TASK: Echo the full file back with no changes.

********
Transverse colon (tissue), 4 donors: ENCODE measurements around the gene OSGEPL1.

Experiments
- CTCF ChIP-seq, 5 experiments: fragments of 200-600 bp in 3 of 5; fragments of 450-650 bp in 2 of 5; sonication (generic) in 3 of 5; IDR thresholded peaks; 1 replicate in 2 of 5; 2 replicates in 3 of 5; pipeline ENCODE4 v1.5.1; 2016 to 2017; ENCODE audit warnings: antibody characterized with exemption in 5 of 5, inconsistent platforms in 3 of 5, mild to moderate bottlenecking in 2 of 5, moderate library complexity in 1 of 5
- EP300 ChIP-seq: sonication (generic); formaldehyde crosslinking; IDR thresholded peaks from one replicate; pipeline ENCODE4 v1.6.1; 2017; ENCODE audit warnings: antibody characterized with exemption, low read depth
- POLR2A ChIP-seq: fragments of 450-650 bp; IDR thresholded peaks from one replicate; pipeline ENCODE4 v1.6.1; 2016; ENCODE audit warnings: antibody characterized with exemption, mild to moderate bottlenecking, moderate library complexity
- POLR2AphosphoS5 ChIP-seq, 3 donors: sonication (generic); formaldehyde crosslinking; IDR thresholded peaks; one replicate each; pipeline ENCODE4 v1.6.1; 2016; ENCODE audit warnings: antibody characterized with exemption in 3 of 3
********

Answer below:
Transverse colon (tissue), 4 donors: ENCODE measurements around the gene OSGEPL1.

Experiments
- CTCF ChIP-seq, 5 experiments: fragments of 200-600 bp in 3 of 5; fragments of 450-650 bp in 2 of 5; sonication (generic) in 3 of 5; IDR thresholded peaks; 1 replicate in 2 of 5; 2 replicates in 3 of 5; pipeline ENCODE4 v1.5.1; 2016 to 2017; ENCODE audit warnings: antibody characterized with exemption in 5 of 5, inconsistent platforms in 3 of 5, mild to moderate bottlenecking in 2 of 5, moderate library complexity in 1 of 5
- EP300 ChIP-seq: sonication (generic); formaldehyde crosslinking; IDR thresholded peaks from one replicate; pipeline ENCODE4 v1.6.1; 2017; ENCODE audit warnings: antibody characterized with exemption, low read depth
- POLR2A ChIP-seq: fragments of 450-650 bp; IDR thresholded peaks from one replicate; pipeline ENCODE4 v1.6.1; 2016; ENCODE audit warnings: antibody characterized with exemption, mild to moderate bottlenecking, moderate library complexity
- POLR2AphosphoS5 ChIP-seq, 3 donors: sonication (generic); formaldehyde crosslinking; IDR thresholded peaks; one replicate each; pipeline ENCODE4 v1.6.1; 2016; ENCODE audit warnings: antibody characterized with exemption in 3 of 3